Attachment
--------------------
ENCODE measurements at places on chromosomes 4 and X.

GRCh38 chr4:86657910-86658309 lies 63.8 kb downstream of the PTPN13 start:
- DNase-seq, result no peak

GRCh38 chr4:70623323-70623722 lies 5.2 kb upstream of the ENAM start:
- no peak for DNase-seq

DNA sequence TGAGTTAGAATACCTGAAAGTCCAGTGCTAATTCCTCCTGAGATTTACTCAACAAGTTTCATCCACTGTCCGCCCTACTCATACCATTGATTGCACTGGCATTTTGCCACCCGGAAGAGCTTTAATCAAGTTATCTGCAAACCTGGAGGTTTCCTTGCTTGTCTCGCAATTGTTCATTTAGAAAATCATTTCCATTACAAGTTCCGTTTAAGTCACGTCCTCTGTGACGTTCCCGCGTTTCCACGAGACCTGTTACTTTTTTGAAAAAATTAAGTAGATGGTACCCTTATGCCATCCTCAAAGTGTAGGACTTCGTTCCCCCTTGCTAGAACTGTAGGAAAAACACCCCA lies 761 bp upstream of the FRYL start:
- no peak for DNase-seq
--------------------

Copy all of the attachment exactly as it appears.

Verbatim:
ENCODE measurements at places on chromosomes 4 and X.

GRCh38 chr4:86657910-86658309 lies 63.8 kb downstream of the PTPN13 start:
- DNase-seq, result no peak

GRCh38 chr4:70623323-70623722 lies 5.2 kb upstream of the ENAM start:
- no peak for DNase-seq

DNA sequence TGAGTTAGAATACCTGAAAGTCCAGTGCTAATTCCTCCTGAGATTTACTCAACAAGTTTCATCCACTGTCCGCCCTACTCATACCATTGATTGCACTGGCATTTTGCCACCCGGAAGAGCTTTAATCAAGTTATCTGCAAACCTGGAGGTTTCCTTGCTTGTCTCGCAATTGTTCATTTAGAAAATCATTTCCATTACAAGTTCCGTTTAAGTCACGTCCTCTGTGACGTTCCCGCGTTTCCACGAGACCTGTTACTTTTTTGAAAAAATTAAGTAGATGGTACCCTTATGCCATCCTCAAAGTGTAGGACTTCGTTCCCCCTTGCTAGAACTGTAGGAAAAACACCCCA lies 761 bp upstream of the FRYL start:
- no peak for DNase-seq